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One year in, Langford mayor says his learning curve is a 'complete vertical'

No one was more surprised than Scott Goodmanson when he unseated longtime Langford mayor Stew Young. Now he has a new mantra: Change takes time
Langford Mayor Scott Goodmanson in his City Hall office. DARREN STONE, TIMES COLONIST

Scott Goodmanson’s office at Langford City Hall has a long split-log desk and a big-screen television with an autumn scene and light jazz playing.

It used to be called the Mayor’s Suite, but previous mayor Stew Young — who guided Langford from what he liked to call Dogpatch to one of the province’s fastest-growing communities over the past 30 years — apparently never used it, only coming to city hall to talk with city staff and attend council meetings.

Young conducted a lot of the city’s business in his own restaurants, at events and on the street over his three decades in office.

Last fall, Young’s reign came to an abrupt end. A slate of new councillors called Langford Now ran a slick campaign using social media and feet on the ground to appeal to the city’s fast-growing younger demographic and ­others disillusioned with the rapid growth under Young and his team.

They brought the unknown Goodmanson — a landscaper who lived in Saanich but was raised on the north end of Langford Lake — under their wing and collectively wiped Young and six of the seven councillors from the municipal slate, including several of Young’s most loyal councillors.

While Young threw an opulent gathering on election night on Oct. 15, 2022, Goodmanson sat around a campfire at the family property. When the results rolled in, no one was more surprised than Goodmanson, who won 4,483 votes to Young’s 3,796.

A year later, the Mayor’s Suite-turned-boardroom has been been partitioned, providing Goodmanson an office where he’s been immersing himself in the business of the city.

During an interview, he described the learning curve as a “complete vertical.”

“I can say it’s been a big jump,” said Goodmanson. “I’m the CEO of the city and we have a $70-million budget. Very few people are suddenly the CEO of a corporation that big.”

He stumbled often in his first few months, struggling to find the right words in speeches and at meetings (“Too many umms,” he admits). It was a sharp contrast to the polished Young, whom everyone in Langford seems to know and who is never at a loss for an opinion.

Goodmanson, who is paid just over $70,000 a year as mayor, said his calendar is booked solid most days from 9 a.m. to well into the evening. At events and in council meetings, he reminds residents that change takes time as the new council attempts to take a long-range approach to ­Langford’s affairs.

Over the past year, Goodmanson has presided over a council that has raised property taxes to unprecedented levels — 12.41% this year, with projections of 11.68% in 2024 and 9.5%, 9% and 8.44% in subsequent years.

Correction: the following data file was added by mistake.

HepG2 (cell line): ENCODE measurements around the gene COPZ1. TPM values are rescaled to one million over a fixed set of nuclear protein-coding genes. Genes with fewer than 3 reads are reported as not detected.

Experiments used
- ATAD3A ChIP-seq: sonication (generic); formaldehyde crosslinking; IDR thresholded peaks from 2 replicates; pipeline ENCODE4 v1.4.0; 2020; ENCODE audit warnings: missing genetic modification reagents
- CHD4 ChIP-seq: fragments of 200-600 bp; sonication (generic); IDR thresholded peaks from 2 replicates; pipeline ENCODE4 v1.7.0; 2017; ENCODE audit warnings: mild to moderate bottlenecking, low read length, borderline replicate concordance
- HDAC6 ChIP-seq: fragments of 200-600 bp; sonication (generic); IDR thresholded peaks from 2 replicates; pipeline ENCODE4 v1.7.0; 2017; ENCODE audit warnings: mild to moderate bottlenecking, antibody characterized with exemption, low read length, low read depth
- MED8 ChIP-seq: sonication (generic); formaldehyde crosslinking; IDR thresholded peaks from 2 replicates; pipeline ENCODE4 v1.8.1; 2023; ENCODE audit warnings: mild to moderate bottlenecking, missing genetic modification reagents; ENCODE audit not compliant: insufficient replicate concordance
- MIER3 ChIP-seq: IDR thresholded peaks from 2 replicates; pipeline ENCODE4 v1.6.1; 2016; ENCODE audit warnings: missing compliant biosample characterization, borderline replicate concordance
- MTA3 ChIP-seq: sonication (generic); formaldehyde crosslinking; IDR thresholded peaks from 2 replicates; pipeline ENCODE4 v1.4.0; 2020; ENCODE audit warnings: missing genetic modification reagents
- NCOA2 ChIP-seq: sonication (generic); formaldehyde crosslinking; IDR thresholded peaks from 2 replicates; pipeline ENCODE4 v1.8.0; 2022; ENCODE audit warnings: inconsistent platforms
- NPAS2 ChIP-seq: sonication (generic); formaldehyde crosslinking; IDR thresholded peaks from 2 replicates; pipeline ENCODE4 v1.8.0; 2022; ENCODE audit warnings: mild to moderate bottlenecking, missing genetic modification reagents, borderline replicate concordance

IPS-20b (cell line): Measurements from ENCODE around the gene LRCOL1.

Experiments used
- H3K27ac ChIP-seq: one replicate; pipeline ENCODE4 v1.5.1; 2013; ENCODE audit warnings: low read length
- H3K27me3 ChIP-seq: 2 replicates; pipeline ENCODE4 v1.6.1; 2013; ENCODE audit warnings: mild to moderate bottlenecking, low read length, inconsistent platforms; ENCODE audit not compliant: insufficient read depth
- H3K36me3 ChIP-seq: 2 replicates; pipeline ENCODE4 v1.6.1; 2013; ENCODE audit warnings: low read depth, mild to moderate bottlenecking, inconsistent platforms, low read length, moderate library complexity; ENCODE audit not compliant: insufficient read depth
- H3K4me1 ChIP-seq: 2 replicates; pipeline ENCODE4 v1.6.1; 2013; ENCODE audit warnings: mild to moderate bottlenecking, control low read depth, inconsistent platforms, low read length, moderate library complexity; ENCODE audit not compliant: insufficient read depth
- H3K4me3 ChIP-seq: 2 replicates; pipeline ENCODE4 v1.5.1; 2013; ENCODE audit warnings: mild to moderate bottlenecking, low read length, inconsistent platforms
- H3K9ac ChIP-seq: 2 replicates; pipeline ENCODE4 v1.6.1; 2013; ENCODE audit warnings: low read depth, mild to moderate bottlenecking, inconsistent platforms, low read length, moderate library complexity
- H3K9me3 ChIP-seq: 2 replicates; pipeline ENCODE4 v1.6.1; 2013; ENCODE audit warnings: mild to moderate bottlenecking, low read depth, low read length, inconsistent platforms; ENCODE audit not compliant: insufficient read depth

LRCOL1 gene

It’s a sign of growing pains for a city now reaching 50,000 people and in need of more police officers and firefighters, additional city staff and the city’s share of a new West Shore RCMP headquarters — not to mention record inflation and a swimming-pool subsidy that has doubled to nearly $2 million a year.

Some have noted that the previous council kept Langford property taxes artificially low by dipping into reserve funds.

The tax hike brought protests outside City Hall and inside council chambers, where the clash between the new council and some residents often drags meetings on for hours longer than under Young’s tenure.

Often, speakers at the council podium have to be cut off because their topics are not on the meeting agenda. It’s not a new rule, Goodmanson said.

Young has said he would put people’s letters on the agenda so they could speak, but Goodmanson disputes that, saying that if “every single letter that came into city hall was put on the agenda, it would be a foot thick. It certainly wasn’t the case before we got here. Before us, the average meeting was half an hour long. Now [meetings] are hours.”

The new mayor added that in the dozens of meetings since the new council took power, motions to extend speaker time have been unanimously granted in all but one case. “When people tell us we don’t let the public talk, the truth is we allow the public to talk far more than ever before,” said Goodmanson.

The new council has also cut its citizen advisory committees from seven to two, settling on sustainable development and community advisory boards.

Goodmanson said staff recommended the move, saying the majority of meetings involving councillors and residents were cancelled because of no-shows.

A new strategic plan, with an eye on the long term

While Young and his council were widely seen as developer-friendly, Goodmanson ­maintains the city’s relationship with developers remains strong under the new council.

He said council embraces the inevitable build-out of ­Langford, as it’s the key land base in the Capital Regional District’s overall growth strategy. But he said it has to be done with an eye on long-term needs for housing and recreation, transportation and infrastructure — and ­sustainability.

The city’s last Official Community Plan in 2008 will get a refresh with new standards and practices while protecting the environment, he said.